Say “expatriot” and NOT “expat!!!” (sigh)

The other day I was reprimanded by a Russian speaking colleague about using the word “expat” incorrectly.  (*I* am an EXPAT!!!)  According to her, I should say “expatriot” instead.  I told her that I prefer saying something that I have been for almost 15 years in two syllables rather than in four.  I thanked her for helping me out in my native language of English. However, try to tell someone they should say “television” rather than t.v. or better to say “electronic mail” instead of “e-mail.” To me, to say the full extension of a commonly used term is absurd.  I have had many expat friends among American, British, Australian, Canadian and New Zealanders when I lived in Philippines, China, Kyrgyzstan, Ukraine and finally our most recent stint in Kazakhstan. ExPAT, EXpat, expat!!!  Check out dictionary.com definition of the word, it is an informal term that was started by the British but Americans have managed to make it even more slangy by using the short “a” instead of the long “a.”

 

The reason I was corrected was due to a meeting we had at the Language Center last week where I got up in front of about 50-60 of my teacher colleagues and gave three suggestions that I found useful in my teaching.  The first was how to conserve on the usage of paper.  I asked for a show of hands, “How many of you e-mail your students about their assignments?”  Five or six timidly raised their hands which means only 10% do, the others are traditionalists and just count on meeting up with their students during the scheduled class or during office hours. 

 

My second suggestion was to tell them that I was purposely raising the standards of my MBA students by having my “expat friends” come to the classroom to listen to their 7 minute speeches.  I also remarked that this is good P.R. to have the expat community aware of who our soon-to-be graduates are.  Some of these expat visitors might be future employers for our graduate students.  My third point was to have guest lecturers come to the Listening classes for the students to listen to live people rather than just taped conversations all the time.  Last semester, my students’ feedback indicated they LOVED having expat guest lecturers come to visit so they could interact with them.  I could see some teachers nodding their heads in agreement.  Again, a way of building up the reputation of our university which at this point we need some good P.R.  Er, Public Relations to be clearly understood.

 

Apparently my Russian speaking colleague was just giving me “constructive” feedback that the other Kazakh teachers thought they heard me say I was bringing my “expert friends” to my speech classes.  They misheard me talking about my having an “expert community.”  Hmmm…I already know many of these teachers don’t like to write (or read), now I’m wondering about their listening comprehension skills in English.  Perhaps they need to be working on the same material they dole out to their students in the overly redundant listening and notetaking classes. In some cases, I’m wondering how their speaking is during the classes, I think there may be more Russian spoken than is healthy for a “westernized” university. I also think my teaching colleagues are way too isolated in their own clique to realize that their English may not be as good as their students.  In any case, to my ears, “expat” sounds very different from expert.  But then again, my American friends ARE experts in their particular fields of expertise.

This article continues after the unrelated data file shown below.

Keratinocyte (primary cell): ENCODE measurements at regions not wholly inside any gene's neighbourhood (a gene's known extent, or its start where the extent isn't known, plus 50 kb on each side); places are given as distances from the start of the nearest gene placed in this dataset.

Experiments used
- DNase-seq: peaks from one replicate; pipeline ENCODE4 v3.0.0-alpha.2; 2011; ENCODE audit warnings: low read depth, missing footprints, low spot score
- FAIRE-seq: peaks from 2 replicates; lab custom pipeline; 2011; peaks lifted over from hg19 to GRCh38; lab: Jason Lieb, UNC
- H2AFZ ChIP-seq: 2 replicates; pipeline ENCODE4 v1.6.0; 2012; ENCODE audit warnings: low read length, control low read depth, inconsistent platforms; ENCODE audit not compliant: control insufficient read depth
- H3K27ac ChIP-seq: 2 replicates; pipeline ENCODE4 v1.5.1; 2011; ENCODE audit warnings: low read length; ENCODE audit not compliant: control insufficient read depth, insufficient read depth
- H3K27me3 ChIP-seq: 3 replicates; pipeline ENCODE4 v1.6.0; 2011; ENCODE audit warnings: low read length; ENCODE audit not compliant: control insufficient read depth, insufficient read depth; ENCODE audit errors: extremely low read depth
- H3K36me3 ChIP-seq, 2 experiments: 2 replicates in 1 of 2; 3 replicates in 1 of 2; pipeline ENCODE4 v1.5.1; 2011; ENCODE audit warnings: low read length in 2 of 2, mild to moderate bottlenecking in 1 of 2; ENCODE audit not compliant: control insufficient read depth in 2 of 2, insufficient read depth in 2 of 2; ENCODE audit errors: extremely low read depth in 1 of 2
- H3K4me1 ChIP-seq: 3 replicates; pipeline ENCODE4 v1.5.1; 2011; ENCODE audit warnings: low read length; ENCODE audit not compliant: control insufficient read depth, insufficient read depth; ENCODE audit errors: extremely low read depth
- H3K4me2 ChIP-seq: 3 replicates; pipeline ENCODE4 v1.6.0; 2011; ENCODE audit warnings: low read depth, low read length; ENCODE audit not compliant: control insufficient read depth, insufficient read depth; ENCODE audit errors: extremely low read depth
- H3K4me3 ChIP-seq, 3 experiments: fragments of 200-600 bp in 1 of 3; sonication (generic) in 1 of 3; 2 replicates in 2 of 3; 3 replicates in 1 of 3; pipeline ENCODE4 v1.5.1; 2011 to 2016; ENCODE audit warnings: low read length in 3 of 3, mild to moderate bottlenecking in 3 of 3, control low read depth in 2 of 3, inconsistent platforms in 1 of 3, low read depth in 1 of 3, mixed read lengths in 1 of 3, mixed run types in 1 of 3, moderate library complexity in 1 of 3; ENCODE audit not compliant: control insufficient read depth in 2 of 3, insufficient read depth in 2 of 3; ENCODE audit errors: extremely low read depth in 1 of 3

So, yesterday I blogged about an expat friend of mine Brenda.  Also, I subbed yesterday afternoon for another expat friend Nancy who went on a recruiting trip to western Kazakhstan.  Then last night I had another expat friend Julia visit my speech classes again and she brought her husband Dan this time.  I wonder what these Americans would say to someone who might try to correct them that they should call themselves “expatriots?” 

 

Sigh, sometimes the snarky comments among my peers wear me down, but my lovely students build me up.  THEY are the reason I am here in Kazakhstan.

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4 Responses so far »

  1. 1

    J. Otto Pohl said,

    I thought it was expatriate as in one outside one’s patria. Thus it has the same root as repatriate one sent back to their patria or homeland. Expatriot would seem to me to be somebody who is no longer patriotic and I know that is not what you meant.

  2. 2

    kazakhnomad said,

    Otto, you are right, I do NOT mean being no longer patriotic by the term expat. Quite the contrary, the longer I live away from my homeland, the more patriotic I have become. I tear up when I hear the national anthem or see the flag of red, white and blue, especially in parades. Maybe at the start of a hockey or football game. Distance makes the heart grow fonder.

    Even though I used dictionary.com definition to refer back to, they don’t even have it right. When they say the synonym is exile, that is not right because it implies that the person who has left his or her country has done so involuntarily. So. What to do, we Americans and other expats know who we are!

    noun
    a person who is voluntarily absent from home or country; “American expatriates” [syn: exile]

  3. 3

    Silly Me said,

    Excellent article, I will take note. Many thanks for the story!

  4. 4

    kazaknomad said,

    Thanks Silly Me, it was strange to be “gently” told by a non-native speaker of English what we are as foreigners and call ourselves amongst our own community, we are EXPATS. Perhaps it is because this person has a lost identity being of Russian ethnicity but born in Kazakhstan making her a Kazakhstani. I don’t know, sometimes there is no figuring out what is really meant behind the “constructive” criticism we sometimes get from our “friends” in Kazakhstan, be they Kazakh or Kazakhstani.


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